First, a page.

Recently I’ve been thinking a lot about the concept of uniqueness and how this really is something to be celebrated. If my recent ominous silence from blogging isn’t enough of a clue, I’ve been off frying other fish, in particular a big-fat-yoga-teacher-training-course shaped fish and it’s got me thinking A LOT about how difference is something to cherish, not shuffle into a corner and conceal.
First off, we’re all built differently. Ayurveda, yoga’s ancient sister science that governs our health and wellbeing, determines that there are three dominant doshas, Vata, Pitta and Kapha, each with their own set of characteristics and properties. You’re unlikely to be 100% of one dosha, but instead a mix of all three with one weighing dominant. What works for a Vata dominant individual who, for instance, doesn’t tend to gain weight easily, might be sacrosanct for a Kapha type who just can’t seem to shift excess weight. With all the will in the world you can’t change this.
So often in life, myself included, we take on these blanket statements from ‘experts’ or the media (guilty) about what is and isn’t good for us. All of us. To take a recent example, I’ll talk about coconut oil. I can’t get enough of the stuff, it tastes amazing, I use it instead of butter in baking, blend it into smoothies or just help myself to a teaspoon now and then. But guess what? It’s not suited to my Kapha dominant dosha. Oh. Yeah apparently it increases dampness in my system and to spare you the gory details, this dampness manifests in all sorts of ways from breakouts to bad digestion. I love it. But it doesn’t love me. The same goes for hot cloth cleansers. Many of which are touted as suitable for all skin types. What I hear you cry? I’ve seen that stash of muslins you’re hiding in the blanket box at the end of your bed. I hold my hands up. But as of a fortnight ago when I was lucky enough to be in the skilled hands of the infinitely knowledgeable Fiona Brackenbury of Decleor, I use them no more. It was my road to Damascus moment in the basement spa of the Dorchester. She’s the first facialist ever to point out to me that scrubbing every day with an abrasive cloth is likely to be making my hormonal, breakout-prone skin worse, not better.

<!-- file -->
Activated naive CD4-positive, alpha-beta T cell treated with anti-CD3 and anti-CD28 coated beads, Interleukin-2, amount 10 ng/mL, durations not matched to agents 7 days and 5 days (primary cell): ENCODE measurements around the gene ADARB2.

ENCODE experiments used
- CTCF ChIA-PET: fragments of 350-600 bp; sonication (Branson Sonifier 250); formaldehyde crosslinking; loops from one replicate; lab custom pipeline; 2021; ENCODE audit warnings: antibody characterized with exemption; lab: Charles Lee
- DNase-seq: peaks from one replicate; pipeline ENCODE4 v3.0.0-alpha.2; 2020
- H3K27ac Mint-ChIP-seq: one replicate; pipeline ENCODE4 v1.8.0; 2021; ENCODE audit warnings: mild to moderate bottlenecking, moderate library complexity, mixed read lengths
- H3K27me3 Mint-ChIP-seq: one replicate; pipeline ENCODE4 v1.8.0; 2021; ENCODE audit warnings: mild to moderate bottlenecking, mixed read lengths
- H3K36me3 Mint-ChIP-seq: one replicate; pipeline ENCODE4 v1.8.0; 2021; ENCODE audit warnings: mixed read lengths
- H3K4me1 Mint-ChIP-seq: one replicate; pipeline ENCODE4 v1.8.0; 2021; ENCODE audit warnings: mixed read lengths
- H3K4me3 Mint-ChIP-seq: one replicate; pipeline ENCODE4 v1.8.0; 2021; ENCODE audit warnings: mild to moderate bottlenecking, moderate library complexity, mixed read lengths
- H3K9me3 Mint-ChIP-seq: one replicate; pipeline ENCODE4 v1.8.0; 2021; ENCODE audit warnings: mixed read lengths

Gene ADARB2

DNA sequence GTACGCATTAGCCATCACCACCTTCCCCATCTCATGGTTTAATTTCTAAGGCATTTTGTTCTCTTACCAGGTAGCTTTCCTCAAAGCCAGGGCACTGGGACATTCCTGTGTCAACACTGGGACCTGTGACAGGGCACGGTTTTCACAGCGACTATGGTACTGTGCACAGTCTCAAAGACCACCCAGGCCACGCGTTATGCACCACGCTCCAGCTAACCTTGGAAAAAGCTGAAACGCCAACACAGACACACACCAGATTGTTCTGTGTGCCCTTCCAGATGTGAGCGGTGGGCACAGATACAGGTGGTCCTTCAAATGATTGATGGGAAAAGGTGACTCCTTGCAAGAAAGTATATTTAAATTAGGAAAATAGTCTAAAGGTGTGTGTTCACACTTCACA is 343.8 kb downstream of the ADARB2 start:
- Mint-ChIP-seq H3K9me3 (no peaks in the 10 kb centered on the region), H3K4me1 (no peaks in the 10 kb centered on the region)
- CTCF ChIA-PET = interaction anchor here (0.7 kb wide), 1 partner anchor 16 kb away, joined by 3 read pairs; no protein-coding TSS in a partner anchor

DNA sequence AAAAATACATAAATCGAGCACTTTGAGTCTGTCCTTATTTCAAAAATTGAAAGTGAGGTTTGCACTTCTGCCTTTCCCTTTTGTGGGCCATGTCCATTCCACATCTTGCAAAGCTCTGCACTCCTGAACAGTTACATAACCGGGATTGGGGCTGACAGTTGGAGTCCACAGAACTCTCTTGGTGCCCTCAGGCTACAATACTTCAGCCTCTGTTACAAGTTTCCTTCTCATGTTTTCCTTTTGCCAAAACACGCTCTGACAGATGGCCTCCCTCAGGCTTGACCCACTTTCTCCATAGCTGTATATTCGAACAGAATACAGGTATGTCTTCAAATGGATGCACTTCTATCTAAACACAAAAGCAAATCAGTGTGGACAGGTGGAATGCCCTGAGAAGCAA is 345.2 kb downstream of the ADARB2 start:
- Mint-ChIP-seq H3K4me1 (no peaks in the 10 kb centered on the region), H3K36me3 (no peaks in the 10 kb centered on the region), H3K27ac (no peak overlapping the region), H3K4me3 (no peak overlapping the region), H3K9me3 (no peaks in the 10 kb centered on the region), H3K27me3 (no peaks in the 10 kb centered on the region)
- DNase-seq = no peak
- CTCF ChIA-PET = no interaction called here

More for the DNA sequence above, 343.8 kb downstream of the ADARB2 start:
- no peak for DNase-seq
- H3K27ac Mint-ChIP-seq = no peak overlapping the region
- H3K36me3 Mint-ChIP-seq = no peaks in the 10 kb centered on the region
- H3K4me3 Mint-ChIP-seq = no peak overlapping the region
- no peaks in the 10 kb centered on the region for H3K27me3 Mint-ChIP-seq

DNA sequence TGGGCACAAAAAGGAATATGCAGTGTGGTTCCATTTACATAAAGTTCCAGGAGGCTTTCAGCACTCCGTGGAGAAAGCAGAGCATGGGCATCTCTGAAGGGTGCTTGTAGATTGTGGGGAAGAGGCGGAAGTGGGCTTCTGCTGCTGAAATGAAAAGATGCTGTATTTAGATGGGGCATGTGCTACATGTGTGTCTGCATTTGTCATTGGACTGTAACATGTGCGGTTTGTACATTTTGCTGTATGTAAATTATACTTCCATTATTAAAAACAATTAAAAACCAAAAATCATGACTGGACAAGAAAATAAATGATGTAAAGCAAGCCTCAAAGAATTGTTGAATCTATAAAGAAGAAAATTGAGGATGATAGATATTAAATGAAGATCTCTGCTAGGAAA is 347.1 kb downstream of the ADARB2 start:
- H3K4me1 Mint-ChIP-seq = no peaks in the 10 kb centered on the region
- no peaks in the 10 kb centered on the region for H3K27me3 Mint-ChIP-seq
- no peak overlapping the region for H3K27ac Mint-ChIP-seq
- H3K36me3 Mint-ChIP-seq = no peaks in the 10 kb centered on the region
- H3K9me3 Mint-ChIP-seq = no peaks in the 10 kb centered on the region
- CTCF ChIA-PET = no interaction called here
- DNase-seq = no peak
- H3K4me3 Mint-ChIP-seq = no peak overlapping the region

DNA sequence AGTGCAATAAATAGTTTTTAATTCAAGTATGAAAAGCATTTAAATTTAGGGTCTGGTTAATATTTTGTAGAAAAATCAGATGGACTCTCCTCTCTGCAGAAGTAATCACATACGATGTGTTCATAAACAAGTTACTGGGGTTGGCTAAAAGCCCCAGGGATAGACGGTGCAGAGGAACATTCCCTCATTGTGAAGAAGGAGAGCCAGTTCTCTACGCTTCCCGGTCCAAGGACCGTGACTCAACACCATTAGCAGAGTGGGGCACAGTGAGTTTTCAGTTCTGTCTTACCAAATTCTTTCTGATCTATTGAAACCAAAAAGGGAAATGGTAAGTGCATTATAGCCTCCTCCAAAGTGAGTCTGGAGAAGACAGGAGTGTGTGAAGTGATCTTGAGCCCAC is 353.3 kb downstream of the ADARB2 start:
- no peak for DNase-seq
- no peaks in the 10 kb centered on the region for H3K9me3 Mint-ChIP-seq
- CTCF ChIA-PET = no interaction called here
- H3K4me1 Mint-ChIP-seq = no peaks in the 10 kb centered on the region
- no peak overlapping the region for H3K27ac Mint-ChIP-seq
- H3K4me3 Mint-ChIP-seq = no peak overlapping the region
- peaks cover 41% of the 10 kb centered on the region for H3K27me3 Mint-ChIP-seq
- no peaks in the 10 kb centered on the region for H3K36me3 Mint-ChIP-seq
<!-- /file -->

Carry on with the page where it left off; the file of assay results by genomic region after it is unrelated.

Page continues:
Anatomically we’re all different too. No two skeletons are the same. Your major muscle groups have most probably been conditioned into certain behaviours from a young age. In class, my fellow yogis in training illustrate this perfectly. Bindi can’t practise shoulderstanding because of a prolapsed disk. Gwen is super flexible, like Olive Oyl from Popeye, but because of this she has to be mindful not to flare her ribs wildly in the most elastic backbends I have ever seen. Meanwhile I still can’t lay my hands flat on the mat without bowing out my knees from years of ‘turning out’ at ballet. Instead of working against these differences towards some sort of mythical norm, we are slowly learning to accept and celebrate our differences. We’re not identikit robots built from pressure-moulded metal parts. Our bodies are beautiful, asymmetrical, soft and wonky. They are strong, serve us 365 days a year and never ask for anything in return, so don’t be down on them if they can’t be moulded into exactly the same shape as the person on the mat next to you. Just be you, don’t try to be anyone else.
The beauty of yoga is it teaches you to accept and embrace your differences. Work with them. Cherish them even. Know that what works for you won’t necessarily work for your family member/neighbour/colleague, and not just in a physical sense but a spiritual, mental and energetic sense too. When you can get your head around this (and I don’t mean literally), you can get your head around anything.
*image via Pinterest